dict1 = {'Exercises': ['Running','Walking','Cycling'],
         'Mileage': [250, 1000, 550]}
df = pd.DataFrame(dict1)
df

Output:

Basic dataframe made from code above

The dictionary keys (‘Exercises’ and ‘Mileage’) become the corresponding column headers. The values in the dictionary being the lists in this example became the individual data points in the dataframe. The order that the lists are in matters since Running will be placed in the first row since it is first in the ‘Exercises’ list and 250 will be placed in first row in the second column since it is first in the ‘Mileage’ list. Also, you will notice that since I did not specify labels for the index of the dataframe it automatically was labelled 0,1, and 2.

However, like I said before the most likely way that you will be creating a pandas dataframe is from a csv or other type of file that you will import in to analyze the data. This is easily completed with just the following:

df = pd.read_csv("file_location.../file_name.csv")

pd.read_csv() is an extremely strong and versatile method and will be extremely useful depending on how you are looking to import your data. If your csv file already comes with headers or an index, you can specify this while importing and make you life so much easier. In order to understand the full ability of pd.read_csv() I suggest you look at the pandas API here.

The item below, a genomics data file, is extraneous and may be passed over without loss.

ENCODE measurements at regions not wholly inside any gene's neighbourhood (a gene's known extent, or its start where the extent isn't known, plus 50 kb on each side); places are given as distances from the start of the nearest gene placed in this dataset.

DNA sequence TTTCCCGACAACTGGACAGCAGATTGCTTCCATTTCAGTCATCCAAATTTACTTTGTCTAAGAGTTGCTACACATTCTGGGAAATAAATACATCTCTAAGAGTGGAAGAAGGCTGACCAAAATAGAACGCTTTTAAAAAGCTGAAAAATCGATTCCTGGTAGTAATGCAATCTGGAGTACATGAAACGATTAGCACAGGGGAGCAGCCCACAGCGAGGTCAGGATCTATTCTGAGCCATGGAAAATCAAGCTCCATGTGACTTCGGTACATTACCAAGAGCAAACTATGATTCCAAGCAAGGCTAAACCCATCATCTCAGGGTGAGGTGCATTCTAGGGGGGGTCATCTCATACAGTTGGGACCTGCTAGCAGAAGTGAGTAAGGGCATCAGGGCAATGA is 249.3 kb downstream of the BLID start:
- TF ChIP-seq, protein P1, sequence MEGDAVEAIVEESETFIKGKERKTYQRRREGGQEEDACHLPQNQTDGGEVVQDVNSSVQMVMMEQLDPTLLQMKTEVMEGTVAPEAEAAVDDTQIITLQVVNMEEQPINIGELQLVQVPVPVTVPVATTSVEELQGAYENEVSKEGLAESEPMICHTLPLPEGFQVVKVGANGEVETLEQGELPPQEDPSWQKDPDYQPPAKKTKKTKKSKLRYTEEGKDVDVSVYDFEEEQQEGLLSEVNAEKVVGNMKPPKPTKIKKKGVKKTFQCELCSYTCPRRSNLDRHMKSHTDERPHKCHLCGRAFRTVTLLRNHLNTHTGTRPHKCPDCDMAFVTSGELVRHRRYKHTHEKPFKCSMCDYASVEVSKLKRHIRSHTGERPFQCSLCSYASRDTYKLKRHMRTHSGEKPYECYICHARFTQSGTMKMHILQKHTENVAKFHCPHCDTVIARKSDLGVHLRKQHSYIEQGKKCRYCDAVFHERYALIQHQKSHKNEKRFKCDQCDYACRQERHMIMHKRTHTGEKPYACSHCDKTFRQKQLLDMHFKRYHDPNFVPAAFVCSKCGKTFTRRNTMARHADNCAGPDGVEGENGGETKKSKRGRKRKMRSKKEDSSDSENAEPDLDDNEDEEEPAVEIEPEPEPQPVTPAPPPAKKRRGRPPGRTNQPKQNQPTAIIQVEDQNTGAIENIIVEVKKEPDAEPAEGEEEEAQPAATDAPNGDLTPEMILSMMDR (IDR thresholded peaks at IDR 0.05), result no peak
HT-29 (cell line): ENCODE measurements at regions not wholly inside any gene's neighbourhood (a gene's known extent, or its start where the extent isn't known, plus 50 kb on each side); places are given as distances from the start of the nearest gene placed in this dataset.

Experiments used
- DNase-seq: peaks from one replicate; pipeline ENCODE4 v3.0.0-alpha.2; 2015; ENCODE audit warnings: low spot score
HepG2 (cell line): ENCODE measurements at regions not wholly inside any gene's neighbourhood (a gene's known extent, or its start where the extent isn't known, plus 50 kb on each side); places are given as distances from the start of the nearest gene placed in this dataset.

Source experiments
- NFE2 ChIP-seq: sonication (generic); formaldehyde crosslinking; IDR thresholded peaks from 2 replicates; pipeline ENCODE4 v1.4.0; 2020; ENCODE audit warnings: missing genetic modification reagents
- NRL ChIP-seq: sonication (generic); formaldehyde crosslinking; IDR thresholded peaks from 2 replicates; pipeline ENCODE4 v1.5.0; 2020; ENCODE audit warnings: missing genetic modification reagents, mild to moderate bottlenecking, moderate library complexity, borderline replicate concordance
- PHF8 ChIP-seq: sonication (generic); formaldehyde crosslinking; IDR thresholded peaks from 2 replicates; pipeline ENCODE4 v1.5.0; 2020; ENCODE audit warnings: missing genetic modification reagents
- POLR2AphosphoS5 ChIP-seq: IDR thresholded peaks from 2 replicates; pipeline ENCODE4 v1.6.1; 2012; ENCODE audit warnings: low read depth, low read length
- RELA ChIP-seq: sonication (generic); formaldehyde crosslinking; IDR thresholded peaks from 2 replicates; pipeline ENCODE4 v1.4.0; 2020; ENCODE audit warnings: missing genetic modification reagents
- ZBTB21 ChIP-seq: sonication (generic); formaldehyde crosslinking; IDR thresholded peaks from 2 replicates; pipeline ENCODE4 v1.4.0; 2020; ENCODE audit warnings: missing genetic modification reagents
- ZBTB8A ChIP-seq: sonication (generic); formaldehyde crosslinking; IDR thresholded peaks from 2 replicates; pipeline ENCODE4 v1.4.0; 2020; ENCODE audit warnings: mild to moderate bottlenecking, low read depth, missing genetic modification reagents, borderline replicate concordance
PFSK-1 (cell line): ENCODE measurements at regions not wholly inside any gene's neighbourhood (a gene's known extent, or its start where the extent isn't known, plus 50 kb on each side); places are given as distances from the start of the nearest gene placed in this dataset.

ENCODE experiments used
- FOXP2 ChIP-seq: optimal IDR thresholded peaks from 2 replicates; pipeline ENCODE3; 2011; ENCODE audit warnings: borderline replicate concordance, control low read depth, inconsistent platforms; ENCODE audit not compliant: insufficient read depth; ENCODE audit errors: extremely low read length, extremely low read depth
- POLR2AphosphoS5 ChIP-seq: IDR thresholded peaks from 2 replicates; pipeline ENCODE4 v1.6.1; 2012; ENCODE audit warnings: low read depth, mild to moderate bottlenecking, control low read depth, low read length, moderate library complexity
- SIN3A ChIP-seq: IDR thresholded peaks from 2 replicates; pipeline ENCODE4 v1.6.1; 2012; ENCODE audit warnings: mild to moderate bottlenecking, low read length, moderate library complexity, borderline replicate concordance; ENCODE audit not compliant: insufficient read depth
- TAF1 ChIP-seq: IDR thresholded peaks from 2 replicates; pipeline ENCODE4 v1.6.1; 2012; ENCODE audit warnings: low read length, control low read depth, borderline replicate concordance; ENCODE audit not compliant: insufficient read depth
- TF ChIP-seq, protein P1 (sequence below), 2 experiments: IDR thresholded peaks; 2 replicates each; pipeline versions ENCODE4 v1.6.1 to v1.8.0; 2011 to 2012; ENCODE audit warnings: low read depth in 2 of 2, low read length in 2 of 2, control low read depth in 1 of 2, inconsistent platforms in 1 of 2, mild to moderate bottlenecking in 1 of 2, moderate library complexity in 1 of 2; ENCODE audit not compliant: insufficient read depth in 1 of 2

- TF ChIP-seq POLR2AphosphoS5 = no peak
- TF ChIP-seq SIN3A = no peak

First things first

Now, you have imported your data into your python editor and you are ready to analyze it. However, before we get to the juicy part of answering your analytical questions you have to become familiar with your data and see what it looks like. As the person who is analyzing this data, you have to become comfortable with the dataset. There are four methods that I love to use in order to get to know my data and which pandas makes super easy.

  1. .head() & .tail()
  2. info()
  3. .describe().
  4. .sample()
raw_song.head()

The line above is the line that I have in the picture at the top of the page. It will display the first 5 lines of the dataframe and each of the columns to give you an easy summary of what the data looks like. You can also specify a certain number of rows inside the () of the method to show more rows if your heart so desires.

.head() method on song data from Spotify dataset

.tail() is the same just displaying the last 5 lines.

raw_song.tail()

.tail() method on song data from Spotify dataset

From these two quick methods, I have a general idea or the column names and just what the data looks like just from a small sample of the dataset. These methods are also really useful especially given a dataset such as the Spotify dataset working with over 3 million rows, you can easily display the dataset and get a quick idea, and it won’t take your computer a long time to display the data.